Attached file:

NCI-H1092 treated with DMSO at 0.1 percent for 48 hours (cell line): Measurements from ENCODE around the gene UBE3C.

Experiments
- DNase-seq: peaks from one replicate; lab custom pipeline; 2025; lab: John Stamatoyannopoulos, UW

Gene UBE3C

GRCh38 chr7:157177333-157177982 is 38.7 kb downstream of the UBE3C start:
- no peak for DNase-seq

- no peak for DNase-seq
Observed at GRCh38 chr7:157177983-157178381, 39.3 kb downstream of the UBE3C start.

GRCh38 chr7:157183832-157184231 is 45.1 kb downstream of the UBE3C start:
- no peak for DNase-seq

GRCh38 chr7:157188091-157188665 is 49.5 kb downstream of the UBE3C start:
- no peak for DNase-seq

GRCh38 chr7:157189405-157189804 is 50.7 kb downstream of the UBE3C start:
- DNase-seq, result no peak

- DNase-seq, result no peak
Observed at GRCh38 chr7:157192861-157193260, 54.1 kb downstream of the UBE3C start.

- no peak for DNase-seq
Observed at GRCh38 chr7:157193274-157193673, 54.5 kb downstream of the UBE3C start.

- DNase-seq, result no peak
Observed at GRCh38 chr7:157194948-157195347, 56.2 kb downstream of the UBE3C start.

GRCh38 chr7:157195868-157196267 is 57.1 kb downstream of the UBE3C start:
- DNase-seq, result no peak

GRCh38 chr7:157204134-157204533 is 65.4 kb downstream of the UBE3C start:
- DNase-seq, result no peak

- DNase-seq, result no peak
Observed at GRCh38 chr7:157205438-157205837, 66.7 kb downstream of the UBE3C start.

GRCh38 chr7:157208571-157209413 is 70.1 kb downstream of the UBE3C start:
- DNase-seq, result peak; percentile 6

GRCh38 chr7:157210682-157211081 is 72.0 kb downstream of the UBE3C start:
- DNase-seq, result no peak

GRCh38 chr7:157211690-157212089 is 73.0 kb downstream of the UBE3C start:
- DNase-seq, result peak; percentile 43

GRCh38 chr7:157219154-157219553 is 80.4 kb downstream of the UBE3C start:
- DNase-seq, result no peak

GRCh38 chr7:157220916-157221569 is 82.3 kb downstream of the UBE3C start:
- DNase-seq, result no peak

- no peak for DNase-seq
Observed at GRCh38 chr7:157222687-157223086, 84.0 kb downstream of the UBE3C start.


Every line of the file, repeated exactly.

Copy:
NCI-H1092 treated with DMSO at 0.1 percent for 48 hours (cell line): Measurements from ENCODE around the gene UBE3C.

Experiments
- DNase-seq: peaks from one replicate; lab custom pipeline; 2025; lab: John Stamatoyannopoulos, UW

Gene UBE3C

GRCh38 chr7:157177333-157177982 is 38.7 kb downstream of the UBE3C start:
- no peak for DNase-seq

- no peak for DNase-seq
Observed at GRCh38 chr7:157177983-157178381, 39.3 kb downstream of the UBE3C start.

GRCh38 chr7:157183832-157184231 is 45.1 kb downstream of the UBE3C start:
- no peak for DNase-seq

GRCh38 chr7:157188091-157188665 is 49.5 kb downstream of the UBE3C start:
- no peak for DNase-seq

GRCh38 chr7:157189405-157189804 is 50.7 kb downstream of the UBE3C start:
- DNase-seq, result no peak

- DNase-seq, result no peak
Observed at GRCh38 chr7:157192861-157193260, 54.1 kb downstream of the UBE3C start.

- no peak for DNase-seq
Observed at GRCh38 chr7:157193274-157193673, 54.5 kb downstream of the UBE3C start.

- DNase-seq, result no peak
Observed at GRCh38 chr7:157194948-157195347, 56.2 kb downstream of the UBE3C start.

GRCh38 chr7:157195868-157196267 is 57.1 kb downstream of the UBE3C start:
- DNase-seq, result no peak

GRCh38 chr7:157204134-157204533 is 65.4 kb downstream of the UBE3C start:
- DNase-seq, result no peak

- DNase-seq, result no peak
Observed at GRCh38 chr7:157205438-157205837, 66.7 kb downstream of the UBE3C start.

GRCh38 chr7:157208571-157209413 is 70.1 kb downstream of the UBE3C start:
- DNase-seq, result peak; percentile 6

GRCh38 chr7:157210682-157211081 is 72.0 kb downstream of the UBE3C start:
- DNase-seq, result no peak

GRCh38 chr7:157211690-157212089 is 73.0 kb downstream of the UBE3C start:
- DNase-seq, result peak; percentile 43

GRCh38 chr7:157219154-157219553 is 80.4 kb downstream of the UBE3C start:
- DNase-seq, result no peak

GRCh38 chr7:157220916-157221569 is 82.3 kb downstream of the UBE3C start:
- DNase-seq, result no peak

- no peak for DNase-seq
Observed at GRCh38 chr7:157222687-157223086, 84.0 kb downstream of the UBE3C start.